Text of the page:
AGU 2017 Poster Presentation by Tingyu Hou: Interaction of Land Management Intensity and Micro-topography Controls on Geochemistry of Raindrop-Liberated/Mobilized Soil Particles

Center for the Environment
December 15, 2017
8:00 AM - 12:20 PM
New Orleans Ernest N. Morial Convention Center - Poster Hall D-F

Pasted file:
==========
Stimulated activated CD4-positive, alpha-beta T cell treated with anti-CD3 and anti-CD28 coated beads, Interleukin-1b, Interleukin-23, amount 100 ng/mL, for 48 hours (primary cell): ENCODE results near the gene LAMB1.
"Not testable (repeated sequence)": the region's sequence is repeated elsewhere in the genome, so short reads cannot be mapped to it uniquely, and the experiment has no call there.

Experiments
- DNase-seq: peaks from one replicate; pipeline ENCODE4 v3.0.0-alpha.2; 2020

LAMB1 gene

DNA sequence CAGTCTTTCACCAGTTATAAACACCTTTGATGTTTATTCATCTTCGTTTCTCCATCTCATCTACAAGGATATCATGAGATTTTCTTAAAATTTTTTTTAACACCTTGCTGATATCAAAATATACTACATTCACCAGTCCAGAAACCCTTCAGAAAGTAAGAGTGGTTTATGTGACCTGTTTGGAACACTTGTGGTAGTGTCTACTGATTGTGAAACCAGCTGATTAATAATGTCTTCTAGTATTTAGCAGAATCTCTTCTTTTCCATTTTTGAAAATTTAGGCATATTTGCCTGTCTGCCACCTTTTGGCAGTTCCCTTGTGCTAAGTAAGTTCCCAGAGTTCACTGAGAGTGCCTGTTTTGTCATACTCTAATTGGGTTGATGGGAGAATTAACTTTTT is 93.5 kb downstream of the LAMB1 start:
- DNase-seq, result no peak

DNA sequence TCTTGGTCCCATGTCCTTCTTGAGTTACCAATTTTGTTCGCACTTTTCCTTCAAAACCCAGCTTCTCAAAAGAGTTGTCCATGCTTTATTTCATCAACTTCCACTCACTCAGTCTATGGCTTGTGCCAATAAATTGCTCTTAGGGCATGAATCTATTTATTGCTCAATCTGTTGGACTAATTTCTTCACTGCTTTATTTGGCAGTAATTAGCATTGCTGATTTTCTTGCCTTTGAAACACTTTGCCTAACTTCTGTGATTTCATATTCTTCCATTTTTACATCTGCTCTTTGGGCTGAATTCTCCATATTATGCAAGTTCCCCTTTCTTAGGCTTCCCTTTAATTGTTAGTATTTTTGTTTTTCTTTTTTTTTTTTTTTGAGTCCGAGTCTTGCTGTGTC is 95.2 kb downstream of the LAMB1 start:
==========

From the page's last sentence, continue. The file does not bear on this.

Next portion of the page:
The dynamics of raindrop-induced breakdown of soil aggregates, a critical factor in the initial process of surface erosion and lateral redistribution of soil, are strongly tied to land use intensity. What is unclear however is the relative control of rain and mechanical disturbance on the development of landscape-level heterogeneity in surface soil geochemistry. We used artificial rainfall simulated experiments including an aggregate stability test and time course rainfall-erosional test to evaluate the role of management intensity and micro-topography on the geochemistry of raindrop-liberated/mobilized particles from landscapes in southeastern Iowa. Comparing restored prairie, conservation tillage, and conventional tillage sites we found, and with a trend toward increasing tillage intensity, a decrease in aggregate stability and raindrop-liberated particles that were lower in organic carbon, nitrogen, and plant-derived biopolymers, while containing higher proportions of microbially-processed nitrogen than the raindrop stable aggregates. Time evolution of the geochemistry (e.g. elemental, stable isotope, and biopolymer composition) of transported soil particles exhibited distinct patterns based upon both position of the hillslope and oriented soil roughness. Additionally, in the restored prairie, raindrop liberated particles had identical geochemical composition to the raindrop stable aggregates. Our results demonstrate that agricultural sites under intensive tillage have not only a greater potential to liberate and mobilize soil particles during storms, but the mobilized particles will have a distinct chemical character based on tillage intensity, hillslope position and oriented roughness thus lead to a greater potential for landscape level heterogeneity in surface and buried soil chemistry upon mobilization and burial.

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